The Internationale/Performing and respecting copyright
Respecting copyright[edit | edit source]
Though The Internationale is often performed and sung to resist repression, it is not automatically in the public domain, so respecting others' subsisting copyright remains important.
After Eugène Pottier died in 1887, Gustave Delory, once the Lille mayor in France, once acquired the copyright of his French lyrics dated in 1871 through the songwriter G B Clement having bought it from Pottier's widow. It is in the public domain essentially everywhere in the world.
The first edition of The Internationale with Pierre De Geyter's music showed the composer as his family name (Degeyter) to save his job unsuccessfully. Pierre's brother Adolphe was once considered the "composer" due to false copyright claim. This was disproved in 1922 when the French court accepted Adolphe's 1916 suicide note confessing the fraud as new evidence to award the copyright to Pierre. However, the Soviet Russia already adopted The Internationale as the national anthem in 1917 without knowing the real composer yet. After the Soviet Union discovered the real composer in 1927, Stalin awarded Pierre a Soviet state pension to possibly compensate for his copyright. However, the Soviet Union had no international copyright relations at that time.
After Pierre died in 1932, a film director in France in 2005 was asked to pay 1000 euro for whistling the song for seven seconds. His music of The Internationale has entered the public domain in France in October 2017. The calculation is based on year 1932 when he died, plus 70 years through year end, plus, for musical works, 6 years and 152 days to compensate for World War I and 8 years and 120 days to compensate for World War II respectively:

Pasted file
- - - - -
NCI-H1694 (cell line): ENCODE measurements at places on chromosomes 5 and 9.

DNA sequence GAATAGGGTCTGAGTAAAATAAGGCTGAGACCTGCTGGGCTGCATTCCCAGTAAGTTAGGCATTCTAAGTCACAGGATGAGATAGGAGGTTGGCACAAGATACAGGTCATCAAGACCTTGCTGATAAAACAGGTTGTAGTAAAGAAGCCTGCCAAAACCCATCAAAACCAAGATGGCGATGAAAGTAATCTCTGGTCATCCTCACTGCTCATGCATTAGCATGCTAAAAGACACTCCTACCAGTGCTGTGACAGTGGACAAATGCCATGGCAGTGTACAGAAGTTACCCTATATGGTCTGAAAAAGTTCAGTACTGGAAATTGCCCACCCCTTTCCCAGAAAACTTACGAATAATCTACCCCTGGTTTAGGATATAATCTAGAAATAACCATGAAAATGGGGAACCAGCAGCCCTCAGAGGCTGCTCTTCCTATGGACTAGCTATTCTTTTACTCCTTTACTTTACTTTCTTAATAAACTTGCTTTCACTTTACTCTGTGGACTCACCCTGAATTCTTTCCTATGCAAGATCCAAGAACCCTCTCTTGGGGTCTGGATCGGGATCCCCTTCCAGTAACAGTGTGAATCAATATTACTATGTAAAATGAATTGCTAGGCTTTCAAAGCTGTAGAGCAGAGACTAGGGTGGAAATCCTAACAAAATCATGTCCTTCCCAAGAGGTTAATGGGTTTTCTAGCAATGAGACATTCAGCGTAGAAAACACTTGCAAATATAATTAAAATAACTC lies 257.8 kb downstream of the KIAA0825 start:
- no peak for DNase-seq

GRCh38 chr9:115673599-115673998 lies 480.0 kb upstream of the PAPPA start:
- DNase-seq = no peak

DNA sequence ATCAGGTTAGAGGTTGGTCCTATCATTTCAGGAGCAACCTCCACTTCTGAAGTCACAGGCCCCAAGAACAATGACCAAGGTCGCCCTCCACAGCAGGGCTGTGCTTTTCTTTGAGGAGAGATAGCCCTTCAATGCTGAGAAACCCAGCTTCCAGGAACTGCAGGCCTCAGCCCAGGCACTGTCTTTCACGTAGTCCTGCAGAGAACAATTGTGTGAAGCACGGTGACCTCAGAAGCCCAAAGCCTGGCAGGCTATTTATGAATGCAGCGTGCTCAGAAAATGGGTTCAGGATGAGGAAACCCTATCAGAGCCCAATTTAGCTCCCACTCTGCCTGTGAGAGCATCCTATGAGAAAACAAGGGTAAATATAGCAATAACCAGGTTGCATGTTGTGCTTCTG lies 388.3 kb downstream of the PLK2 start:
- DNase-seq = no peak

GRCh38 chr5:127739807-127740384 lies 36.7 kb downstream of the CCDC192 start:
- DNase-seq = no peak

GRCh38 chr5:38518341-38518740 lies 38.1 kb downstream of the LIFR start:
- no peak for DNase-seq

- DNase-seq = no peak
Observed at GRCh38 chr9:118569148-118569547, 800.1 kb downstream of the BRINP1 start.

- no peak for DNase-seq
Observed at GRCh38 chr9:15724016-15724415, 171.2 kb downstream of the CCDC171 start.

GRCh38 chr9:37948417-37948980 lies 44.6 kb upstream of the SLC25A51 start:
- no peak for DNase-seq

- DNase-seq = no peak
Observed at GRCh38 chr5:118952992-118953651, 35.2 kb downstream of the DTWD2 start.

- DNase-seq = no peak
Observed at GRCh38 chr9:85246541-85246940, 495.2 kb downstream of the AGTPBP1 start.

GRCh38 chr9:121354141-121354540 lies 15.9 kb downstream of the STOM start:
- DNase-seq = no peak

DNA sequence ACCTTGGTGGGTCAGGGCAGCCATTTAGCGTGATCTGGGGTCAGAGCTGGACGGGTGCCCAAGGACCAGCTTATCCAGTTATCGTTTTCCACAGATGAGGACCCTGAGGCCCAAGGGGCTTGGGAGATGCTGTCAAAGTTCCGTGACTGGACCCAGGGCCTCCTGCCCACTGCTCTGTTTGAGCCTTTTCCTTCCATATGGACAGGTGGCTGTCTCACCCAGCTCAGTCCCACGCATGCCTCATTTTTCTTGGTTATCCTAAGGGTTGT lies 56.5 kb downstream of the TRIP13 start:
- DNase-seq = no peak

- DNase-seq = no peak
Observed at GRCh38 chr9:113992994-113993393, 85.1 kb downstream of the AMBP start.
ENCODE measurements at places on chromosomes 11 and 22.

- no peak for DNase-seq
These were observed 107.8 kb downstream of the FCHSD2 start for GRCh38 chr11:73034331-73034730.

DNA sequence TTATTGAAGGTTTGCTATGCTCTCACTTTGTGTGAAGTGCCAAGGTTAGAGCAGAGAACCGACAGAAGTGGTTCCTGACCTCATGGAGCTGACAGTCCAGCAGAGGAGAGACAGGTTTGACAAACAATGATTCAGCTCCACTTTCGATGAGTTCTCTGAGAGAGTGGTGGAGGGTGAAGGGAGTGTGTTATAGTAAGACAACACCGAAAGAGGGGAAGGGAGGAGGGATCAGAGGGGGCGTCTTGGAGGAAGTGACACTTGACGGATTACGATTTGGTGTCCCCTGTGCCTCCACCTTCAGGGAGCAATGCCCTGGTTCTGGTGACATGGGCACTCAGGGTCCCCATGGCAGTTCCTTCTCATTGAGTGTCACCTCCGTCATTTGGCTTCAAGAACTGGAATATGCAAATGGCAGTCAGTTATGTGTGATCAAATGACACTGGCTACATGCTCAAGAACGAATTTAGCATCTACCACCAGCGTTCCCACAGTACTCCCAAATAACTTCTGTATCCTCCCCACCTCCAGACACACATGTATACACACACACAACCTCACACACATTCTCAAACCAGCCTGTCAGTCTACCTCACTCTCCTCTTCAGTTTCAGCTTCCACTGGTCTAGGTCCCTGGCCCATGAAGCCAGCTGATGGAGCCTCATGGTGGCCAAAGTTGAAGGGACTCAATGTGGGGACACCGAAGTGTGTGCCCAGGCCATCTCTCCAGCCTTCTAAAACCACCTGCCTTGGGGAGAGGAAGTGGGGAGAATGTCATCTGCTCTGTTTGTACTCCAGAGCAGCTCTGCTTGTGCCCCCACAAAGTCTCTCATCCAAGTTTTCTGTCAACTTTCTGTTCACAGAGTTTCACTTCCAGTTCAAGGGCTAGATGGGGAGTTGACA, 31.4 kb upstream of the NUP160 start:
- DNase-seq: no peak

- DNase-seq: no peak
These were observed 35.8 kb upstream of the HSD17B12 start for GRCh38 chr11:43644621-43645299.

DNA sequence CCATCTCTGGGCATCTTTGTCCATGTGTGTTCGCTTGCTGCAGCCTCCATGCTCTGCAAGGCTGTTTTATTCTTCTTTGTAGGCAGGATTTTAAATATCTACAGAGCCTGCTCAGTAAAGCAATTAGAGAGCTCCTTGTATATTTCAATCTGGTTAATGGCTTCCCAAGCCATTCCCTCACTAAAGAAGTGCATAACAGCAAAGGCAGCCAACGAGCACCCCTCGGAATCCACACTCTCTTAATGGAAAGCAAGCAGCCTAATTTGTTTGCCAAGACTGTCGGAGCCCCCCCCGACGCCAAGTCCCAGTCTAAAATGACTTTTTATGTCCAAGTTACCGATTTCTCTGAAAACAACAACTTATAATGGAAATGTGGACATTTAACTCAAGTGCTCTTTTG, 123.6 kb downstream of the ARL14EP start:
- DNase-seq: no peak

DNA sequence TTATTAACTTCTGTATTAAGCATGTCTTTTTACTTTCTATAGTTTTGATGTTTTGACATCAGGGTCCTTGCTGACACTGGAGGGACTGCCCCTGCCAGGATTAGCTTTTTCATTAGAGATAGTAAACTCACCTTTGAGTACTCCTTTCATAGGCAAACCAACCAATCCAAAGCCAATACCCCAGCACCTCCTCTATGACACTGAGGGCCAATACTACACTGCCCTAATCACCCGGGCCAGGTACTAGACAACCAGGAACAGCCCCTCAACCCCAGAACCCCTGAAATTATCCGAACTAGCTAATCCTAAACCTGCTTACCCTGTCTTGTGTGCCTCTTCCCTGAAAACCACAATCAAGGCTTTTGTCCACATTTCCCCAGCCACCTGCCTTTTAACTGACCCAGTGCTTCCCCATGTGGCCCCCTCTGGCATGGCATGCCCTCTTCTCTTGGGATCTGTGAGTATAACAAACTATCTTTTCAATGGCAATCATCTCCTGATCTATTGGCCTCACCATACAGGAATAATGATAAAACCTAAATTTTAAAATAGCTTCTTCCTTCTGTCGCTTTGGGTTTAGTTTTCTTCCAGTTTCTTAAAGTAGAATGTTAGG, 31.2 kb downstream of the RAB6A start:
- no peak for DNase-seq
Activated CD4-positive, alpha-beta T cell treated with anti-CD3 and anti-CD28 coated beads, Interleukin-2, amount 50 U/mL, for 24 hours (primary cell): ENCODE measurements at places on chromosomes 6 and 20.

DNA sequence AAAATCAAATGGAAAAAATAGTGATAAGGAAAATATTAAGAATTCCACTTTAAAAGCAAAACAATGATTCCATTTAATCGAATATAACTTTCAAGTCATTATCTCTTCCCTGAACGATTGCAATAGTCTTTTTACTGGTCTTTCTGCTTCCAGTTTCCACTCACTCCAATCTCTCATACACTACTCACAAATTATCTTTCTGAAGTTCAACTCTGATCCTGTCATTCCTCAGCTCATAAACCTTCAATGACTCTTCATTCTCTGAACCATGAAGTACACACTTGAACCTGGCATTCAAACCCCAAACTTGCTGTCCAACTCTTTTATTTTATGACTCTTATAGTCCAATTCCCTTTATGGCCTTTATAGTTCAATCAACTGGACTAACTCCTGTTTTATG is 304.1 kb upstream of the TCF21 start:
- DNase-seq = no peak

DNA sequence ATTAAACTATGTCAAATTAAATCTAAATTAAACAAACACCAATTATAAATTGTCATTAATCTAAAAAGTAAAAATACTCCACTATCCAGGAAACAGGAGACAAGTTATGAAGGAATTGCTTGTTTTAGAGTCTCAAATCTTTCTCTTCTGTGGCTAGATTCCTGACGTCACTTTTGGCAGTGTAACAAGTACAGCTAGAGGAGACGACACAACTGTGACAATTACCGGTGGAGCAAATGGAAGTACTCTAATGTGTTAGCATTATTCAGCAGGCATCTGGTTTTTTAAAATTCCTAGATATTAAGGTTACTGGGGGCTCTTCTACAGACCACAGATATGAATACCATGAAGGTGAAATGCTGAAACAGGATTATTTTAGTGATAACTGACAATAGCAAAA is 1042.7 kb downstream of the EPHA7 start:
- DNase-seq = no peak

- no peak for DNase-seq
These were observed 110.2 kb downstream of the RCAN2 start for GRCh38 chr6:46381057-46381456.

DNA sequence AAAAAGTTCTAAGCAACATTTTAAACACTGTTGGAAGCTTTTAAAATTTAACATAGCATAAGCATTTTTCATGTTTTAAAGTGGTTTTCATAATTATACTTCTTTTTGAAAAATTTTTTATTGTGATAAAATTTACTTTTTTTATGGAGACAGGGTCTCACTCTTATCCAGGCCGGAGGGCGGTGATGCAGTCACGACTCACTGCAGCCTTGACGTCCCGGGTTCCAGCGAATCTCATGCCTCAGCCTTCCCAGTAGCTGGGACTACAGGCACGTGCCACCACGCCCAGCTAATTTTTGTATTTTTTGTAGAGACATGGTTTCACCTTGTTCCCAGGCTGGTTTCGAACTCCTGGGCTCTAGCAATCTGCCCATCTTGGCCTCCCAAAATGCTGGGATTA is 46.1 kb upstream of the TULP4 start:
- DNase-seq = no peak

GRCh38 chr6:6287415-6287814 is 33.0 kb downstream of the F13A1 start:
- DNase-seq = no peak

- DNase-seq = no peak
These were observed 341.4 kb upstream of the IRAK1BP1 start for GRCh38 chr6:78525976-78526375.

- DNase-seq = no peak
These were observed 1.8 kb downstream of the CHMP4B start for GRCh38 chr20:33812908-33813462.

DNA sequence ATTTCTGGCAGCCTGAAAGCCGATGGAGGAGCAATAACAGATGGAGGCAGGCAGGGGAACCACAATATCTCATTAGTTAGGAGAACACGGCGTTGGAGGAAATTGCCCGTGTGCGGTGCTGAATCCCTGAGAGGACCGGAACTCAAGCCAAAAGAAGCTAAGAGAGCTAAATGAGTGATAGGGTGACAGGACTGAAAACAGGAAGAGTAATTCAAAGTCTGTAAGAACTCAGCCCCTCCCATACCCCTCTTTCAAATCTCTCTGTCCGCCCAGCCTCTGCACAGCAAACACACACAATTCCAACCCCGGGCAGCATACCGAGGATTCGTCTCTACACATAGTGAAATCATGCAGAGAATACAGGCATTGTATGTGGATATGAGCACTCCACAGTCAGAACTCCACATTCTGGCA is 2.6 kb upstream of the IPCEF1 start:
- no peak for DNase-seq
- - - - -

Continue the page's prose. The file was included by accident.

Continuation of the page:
1932 Common Era + 70 years until year end + 6 years 152 days + 8 years 120 days ========================= 2016 year end + 272 days ========================= 2017 September 29
In case any place copyrights works for very long term without accepting the rule of the short term, please check your national and regional copyright laws and regulations to see whether the music is in the public domain before performing The Internationale.
Without affecting the copyright of original works being based on, translated lyrics are derivative works with separate copyrights. Depending on which language version to be used, always respect others' copyright. For example, no matter how popular Billy Bragg's modern English version may be, his copyright permission has not released his work into the public domain. Still, many thanks for his kindness.
Other legal issues[edit | edit source]
Besides any copyright considerations, the legality to perform any specific lyrics may vary among countries and areas. In countries and areas respecting freedom of speeches, publicly singing the third French verse (or its translations) to criticize the governments, laws, and taxes may be okay, but others suppressing freedom of speeches may consider this verse unacceptable or even unlawful. Furthermore, publicly singing the fifth French verse (or its translations), mentioning soldiers going on strike, breaking the ranks, and shooting one's own generals, in or around any military installations or uniformed soldiers may be unwise or even unlawful as inciting military disorder. After all, before performing The Internationale, please check the legality in your country or area to be sure.